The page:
Torn Curtain (1966)
Pssst, want to check out Torn Curtain in our new look?
See all comments
While Torn Curtain is certainly 'lesser Hitchcock', the Master of Suspense really deals out some suspense in this one. Overall Torn Curtain is decent, unremarkable, of some interest to Hitchcock fans. Hitch's reliance on rear projection was getting annoying at this point, the worst offender being the restaurant scene.
Hitchcock's Torn Curtain is a spy thriller with lots of good ideas, but casting Julie Andrews as the female lead is probably not one of them. Apparently, Hitch was forced into it by her rising star, off the success of both Marie Poppins and The Sound of Music on Broadway. It starts with her under the covers with Paul Newman, and that's a little uncomfortable. But she's fine, generally. In the film, Newman's physicist takes it upon himself to defect to East Germany so he can steal scientific secrets from their leading scientist. His plans and his escape from behind the Iron Curtain is complicated when his fiancée follows him there. From what I understand, Hitch felt the script was rushed into production by Andrews' schedule, and found a lot to fault about Torn Curtain, but it's still full of great moments. The extended murder of a East German operative is one of the best things Hitchcock has ever filmed, immediate and visceral. The sequence in the bus is a great example of turning any situation into a thriller. The character of the Polish aristocrat is a quirky triumph. Even the way Hitch makes math exciting in the theft of the MacGuffin formula is brilliant. So don't be so down on Torn Curtain, Mr. Hitchcock. It's not perfect, but it's damn entertaining anyway.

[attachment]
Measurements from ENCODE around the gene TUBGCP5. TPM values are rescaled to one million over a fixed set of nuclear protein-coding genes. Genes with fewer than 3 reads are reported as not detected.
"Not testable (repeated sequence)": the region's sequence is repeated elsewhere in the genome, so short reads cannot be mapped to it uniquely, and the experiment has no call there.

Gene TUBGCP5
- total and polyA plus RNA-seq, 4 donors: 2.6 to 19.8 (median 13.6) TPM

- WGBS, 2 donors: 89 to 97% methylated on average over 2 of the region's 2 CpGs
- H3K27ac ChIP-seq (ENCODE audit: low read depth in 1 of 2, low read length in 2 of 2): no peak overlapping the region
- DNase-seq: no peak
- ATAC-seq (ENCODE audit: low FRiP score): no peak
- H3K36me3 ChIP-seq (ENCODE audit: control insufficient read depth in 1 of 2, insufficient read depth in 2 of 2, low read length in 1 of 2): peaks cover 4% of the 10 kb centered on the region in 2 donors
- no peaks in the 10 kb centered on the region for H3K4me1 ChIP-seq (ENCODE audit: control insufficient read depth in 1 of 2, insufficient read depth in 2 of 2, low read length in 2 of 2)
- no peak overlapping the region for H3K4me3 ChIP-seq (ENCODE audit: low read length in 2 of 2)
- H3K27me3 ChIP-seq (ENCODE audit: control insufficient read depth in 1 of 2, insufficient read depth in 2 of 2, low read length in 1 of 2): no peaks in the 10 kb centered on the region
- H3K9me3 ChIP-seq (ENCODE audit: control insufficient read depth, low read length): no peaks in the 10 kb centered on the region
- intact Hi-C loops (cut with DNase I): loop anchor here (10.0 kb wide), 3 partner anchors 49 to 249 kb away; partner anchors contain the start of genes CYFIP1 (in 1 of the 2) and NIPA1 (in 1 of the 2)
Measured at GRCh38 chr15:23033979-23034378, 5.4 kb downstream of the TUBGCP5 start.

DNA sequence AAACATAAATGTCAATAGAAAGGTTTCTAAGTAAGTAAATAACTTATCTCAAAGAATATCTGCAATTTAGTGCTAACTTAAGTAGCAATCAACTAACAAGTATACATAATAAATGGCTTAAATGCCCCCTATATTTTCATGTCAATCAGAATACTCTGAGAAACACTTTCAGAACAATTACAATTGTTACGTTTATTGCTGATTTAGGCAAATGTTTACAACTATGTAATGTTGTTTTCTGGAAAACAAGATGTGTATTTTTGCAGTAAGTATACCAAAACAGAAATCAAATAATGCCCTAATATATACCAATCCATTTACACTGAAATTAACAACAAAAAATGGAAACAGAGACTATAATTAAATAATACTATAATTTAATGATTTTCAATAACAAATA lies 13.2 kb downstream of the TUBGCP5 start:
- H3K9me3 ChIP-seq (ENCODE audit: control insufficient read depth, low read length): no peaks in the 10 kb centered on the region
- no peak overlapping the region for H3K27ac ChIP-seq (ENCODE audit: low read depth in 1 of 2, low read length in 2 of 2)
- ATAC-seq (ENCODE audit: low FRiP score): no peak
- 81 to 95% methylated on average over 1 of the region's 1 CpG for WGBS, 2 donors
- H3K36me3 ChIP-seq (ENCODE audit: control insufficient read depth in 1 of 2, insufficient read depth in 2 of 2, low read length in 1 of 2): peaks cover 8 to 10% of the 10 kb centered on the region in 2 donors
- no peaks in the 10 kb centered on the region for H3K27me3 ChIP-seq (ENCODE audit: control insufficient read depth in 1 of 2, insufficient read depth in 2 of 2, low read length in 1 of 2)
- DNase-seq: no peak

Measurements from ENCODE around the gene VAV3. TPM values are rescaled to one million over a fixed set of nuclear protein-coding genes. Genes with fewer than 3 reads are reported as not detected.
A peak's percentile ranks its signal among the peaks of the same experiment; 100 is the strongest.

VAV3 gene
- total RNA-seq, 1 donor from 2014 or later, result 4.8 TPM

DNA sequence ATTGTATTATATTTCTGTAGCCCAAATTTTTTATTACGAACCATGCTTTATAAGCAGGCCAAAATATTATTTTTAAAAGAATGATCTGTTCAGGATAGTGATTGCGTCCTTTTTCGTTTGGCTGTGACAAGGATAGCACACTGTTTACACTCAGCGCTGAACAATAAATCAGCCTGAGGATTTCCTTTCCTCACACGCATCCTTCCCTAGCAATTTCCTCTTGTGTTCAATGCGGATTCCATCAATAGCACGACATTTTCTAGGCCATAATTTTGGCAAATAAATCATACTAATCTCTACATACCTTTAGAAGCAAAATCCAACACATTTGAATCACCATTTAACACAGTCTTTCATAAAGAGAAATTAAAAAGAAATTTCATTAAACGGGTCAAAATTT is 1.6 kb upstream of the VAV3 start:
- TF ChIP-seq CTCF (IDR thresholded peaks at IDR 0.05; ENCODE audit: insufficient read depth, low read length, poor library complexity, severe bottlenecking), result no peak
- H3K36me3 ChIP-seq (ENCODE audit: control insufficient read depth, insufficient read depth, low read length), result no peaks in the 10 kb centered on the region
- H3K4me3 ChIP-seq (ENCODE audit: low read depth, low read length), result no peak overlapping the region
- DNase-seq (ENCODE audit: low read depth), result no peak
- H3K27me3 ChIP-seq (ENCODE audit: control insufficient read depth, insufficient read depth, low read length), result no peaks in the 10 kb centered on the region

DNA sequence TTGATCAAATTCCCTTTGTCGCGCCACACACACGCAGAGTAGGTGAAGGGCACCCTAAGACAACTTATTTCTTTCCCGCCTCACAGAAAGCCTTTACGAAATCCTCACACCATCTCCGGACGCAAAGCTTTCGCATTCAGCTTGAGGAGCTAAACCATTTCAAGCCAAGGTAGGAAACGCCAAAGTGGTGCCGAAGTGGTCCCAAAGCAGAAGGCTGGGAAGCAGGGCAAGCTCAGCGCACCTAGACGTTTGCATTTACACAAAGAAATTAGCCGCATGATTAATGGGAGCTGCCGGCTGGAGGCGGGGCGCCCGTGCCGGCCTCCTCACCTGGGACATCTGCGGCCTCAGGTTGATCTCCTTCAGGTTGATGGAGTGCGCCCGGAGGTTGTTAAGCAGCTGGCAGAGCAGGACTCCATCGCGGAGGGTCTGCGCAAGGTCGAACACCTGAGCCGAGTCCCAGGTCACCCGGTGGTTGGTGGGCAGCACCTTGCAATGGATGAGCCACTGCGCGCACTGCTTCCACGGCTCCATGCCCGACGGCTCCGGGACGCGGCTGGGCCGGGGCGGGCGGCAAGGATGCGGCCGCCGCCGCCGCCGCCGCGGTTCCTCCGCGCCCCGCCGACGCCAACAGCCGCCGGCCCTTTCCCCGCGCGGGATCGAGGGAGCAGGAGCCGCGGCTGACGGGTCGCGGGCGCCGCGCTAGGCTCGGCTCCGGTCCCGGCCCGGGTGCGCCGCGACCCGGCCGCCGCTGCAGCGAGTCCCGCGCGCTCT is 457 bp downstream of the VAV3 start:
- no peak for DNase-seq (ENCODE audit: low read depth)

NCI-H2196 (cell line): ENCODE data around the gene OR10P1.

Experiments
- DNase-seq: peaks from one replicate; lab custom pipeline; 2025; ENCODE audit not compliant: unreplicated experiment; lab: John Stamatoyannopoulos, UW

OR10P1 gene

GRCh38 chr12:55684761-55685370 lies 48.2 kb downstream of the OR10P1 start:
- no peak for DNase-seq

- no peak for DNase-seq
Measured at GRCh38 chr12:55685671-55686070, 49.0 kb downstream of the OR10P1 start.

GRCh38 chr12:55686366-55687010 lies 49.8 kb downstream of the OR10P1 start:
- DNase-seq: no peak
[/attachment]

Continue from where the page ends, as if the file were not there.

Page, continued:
The movie is entertaining, but as I was watching it with my mom we were making fun of the movie whole way through. Like that scene where the good guys kill the enemy spy by putting his head in an oven - unintentional comedy :D This film has some genuine funny moments, but a lot of cringe too.
to see which of your friends have seen this movie!